Women working in the Canadian province of British Columbia — which includes Vancouver — won’t be forced to wear heels at work any more.
Government officials in the province, frequently just called “BC,” announced that corporate rules requiring women to wear heels were “unsafe and discriminatory.” The province’s existing Workers Compensation Act has been amended to liberate women from the requirements to wear pinching, painful high-heeled pumps.
Premier Christy Clark commented on the new policy: “In some workplaces in our province, women are required to wear high heels on the job. Like most British Columbians, our government thinks this is wrong. That is why we’re changing this regulation to stop this unsafe and discriminatory practice and adding an enforcement element by WorkSafeBC,” Clark said.
BC already gives female employees protection against sexual harassment and gender-based discrimination as part of its Occupational Health and Safety Regulation and parts of its Human Rights Code.
High heels increase injuries
The new rule on high-heeled shoes comes because they are, as it turns out, are too dangerous — literally.
That’s why the new rules come as part of the province’s workers’ safety rules. Previously, a local official, BC Green Party leader Andrew Weaver, had filed a private member’s bill to achieve the same end, “designed to prevent employers from setting varying footwear and other requirements based on gender, gender expression or gender identity.” The new rules, however, won’t require a vote now as they would as a piece of legislation.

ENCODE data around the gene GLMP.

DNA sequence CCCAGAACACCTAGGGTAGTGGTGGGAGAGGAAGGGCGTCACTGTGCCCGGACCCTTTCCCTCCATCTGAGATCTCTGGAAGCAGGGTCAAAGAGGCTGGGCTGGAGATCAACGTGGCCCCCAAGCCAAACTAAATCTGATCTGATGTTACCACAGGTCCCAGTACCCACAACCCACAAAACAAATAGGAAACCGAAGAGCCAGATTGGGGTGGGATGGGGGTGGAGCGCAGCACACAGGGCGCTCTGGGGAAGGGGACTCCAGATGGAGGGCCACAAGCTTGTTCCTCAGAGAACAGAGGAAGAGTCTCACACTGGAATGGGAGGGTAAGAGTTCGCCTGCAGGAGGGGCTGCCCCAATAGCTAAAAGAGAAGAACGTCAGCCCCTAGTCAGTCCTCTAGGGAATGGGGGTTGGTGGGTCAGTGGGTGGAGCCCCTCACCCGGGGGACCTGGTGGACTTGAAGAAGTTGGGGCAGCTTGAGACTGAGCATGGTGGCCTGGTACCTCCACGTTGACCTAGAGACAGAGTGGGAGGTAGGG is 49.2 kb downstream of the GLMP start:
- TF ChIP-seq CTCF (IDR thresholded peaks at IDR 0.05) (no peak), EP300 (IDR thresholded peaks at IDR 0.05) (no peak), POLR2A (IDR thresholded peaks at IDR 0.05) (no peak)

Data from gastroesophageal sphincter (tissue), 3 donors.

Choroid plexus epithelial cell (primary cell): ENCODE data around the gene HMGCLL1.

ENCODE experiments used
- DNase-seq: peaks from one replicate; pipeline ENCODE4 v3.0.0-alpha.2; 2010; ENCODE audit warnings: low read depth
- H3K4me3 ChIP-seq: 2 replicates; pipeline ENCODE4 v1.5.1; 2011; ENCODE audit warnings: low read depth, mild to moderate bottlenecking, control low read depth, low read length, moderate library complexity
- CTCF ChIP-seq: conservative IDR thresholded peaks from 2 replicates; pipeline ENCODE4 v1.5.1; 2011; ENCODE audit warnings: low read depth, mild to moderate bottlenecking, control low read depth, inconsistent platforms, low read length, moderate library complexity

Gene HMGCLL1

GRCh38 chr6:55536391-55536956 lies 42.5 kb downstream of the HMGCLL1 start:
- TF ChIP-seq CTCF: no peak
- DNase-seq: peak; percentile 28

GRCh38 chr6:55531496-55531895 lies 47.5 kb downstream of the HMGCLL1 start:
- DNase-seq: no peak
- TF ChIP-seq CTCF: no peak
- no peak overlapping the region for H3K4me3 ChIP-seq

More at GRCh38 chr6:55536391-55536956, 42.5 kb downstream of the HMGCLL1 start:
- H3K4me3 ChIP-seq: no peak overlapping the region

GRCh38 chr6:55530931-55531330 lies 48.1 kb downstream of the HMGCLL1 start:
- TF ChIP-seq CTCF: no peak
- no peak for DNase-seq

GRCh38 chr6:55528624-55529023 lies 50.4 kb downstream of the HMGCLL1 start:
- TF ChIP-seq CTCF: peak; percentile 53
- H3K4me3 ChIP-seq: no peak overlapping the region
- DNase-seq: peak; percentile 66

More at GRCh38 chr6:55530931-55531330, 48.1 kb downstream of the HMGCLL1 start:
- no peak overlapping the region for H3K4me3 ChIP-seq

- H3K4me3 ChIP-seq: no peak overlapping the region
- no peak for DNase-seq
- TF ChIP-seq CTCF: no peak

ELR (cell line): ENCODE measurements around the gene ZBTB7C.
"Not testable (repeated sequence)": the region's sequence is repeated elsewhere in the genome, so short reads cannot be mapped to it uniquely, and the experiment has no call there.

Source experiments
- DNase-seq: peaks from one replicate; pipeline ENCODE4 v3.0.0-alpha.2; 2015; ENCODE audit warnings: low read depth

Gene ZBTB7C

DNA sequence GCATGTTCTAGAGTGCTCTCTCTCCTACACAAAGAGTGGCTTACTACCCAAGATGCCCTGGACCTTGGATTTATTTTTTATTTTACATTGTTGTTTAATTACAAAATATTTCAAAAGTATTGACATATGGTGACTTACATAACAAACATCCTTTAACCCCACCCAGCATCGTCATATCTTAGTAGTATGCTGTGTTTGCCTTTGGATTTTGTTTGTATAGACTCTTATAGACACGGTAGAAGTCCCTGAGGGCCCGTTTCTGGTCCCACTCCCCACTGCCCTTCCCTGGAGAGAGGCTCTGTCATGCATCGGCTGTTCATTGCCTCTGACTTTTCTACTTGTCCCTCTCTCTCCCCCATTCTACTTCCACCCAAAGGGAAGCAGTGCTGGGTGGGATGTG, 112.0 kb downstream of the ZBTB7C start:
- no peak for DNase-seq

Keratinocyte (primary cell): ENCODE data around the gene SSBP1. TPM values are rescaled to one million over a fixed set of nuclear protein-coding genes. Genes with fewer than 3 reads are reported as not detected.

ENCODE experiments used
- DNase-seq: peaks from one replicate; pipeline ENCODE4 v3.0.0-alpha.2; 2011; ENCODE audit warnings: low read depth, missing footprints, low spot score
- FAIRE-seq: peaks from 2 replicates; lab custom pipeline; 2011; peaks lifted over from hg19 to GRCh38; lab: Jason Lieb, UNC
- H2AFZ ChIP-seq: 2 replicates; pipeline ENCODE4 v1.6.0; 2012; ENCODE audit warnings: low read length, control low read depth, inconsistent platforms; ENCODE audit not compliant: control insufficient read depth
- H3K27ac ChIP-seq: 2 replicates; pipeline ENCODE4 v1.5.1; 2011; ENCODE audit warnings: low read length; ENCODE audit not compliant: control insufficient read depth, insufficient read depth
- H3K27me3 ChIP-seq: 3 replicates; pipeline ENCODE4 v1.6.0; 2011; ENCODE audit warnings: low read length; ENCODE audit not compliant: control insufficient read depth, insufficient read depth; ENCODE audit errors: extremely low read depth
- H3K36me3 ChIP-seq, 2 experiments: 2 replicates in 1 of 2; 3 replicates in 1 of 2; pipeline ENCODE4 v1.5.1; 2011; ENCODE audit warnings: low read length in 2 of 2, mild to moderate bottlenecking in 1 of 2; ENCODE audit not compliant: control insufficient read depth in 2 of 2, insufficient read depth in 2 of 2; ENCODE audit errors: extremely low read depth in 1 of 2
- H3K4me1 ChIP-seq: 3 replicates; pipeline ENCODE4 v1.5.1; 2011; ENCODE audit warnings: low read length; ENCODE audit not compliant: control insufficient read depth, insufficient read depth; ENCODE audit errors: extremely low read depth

And any woman who has worn heels can attest to how painful and dangerous they can be.
“The requirement to wear high heels in some workplaces is a workplace health and safety issue. There is a risk of physical injury from slipping or falling, as well as possible damage to the feet, legs and back from prolonged wearing of high heels while at work,” the statement said.
WorkSafeBC will reportedly release a more thorough “workplace guideline” by the end of this month.
The new rule is a response to years of rumbling on the topic for a while now.
Dress codes are updated for the future
The move was expected, spurred by outrage over restaurants that required hostesses and other female employees to wear high heels, skirts, and other clothes designed to signal femininity. Canadian restaurant franchise Earls Kitchen + Bar in Vancouver announced that it would let employees wear black pants instead of skirts on the same day that the Ontario Human Rights Commission (OHRC) called for an end to “sexualized workplace dress codes.”
— Christy Clark (@christyclarkbc) March 12, 2017
Canada is not the only site of the revolution against heels.
Last month, British lawmakers debated sexist workplace dress codes in Parliament after former temp worker Nicola Thorp started a petition to overthrow sexist workplace dress codes. Thorp became an icon to many English women after she refused to accept her company’s rules requiring women to wear heels two to four inches high. She told to leave work in December 2015 because of her flat footwear.
More from Ladders
- ‘I don’t feel pretty’ … Why aren’t positivity movements working?
- Should companies be forced to add women to boards? A new bill seeks to try
- Survey: 38% of women in tech say their looks have been ‘inappropriately commented on’
- It only takes one sexual harassment claim to ruin your company’s reputation
- Women’s voices are significantly lower than they used to be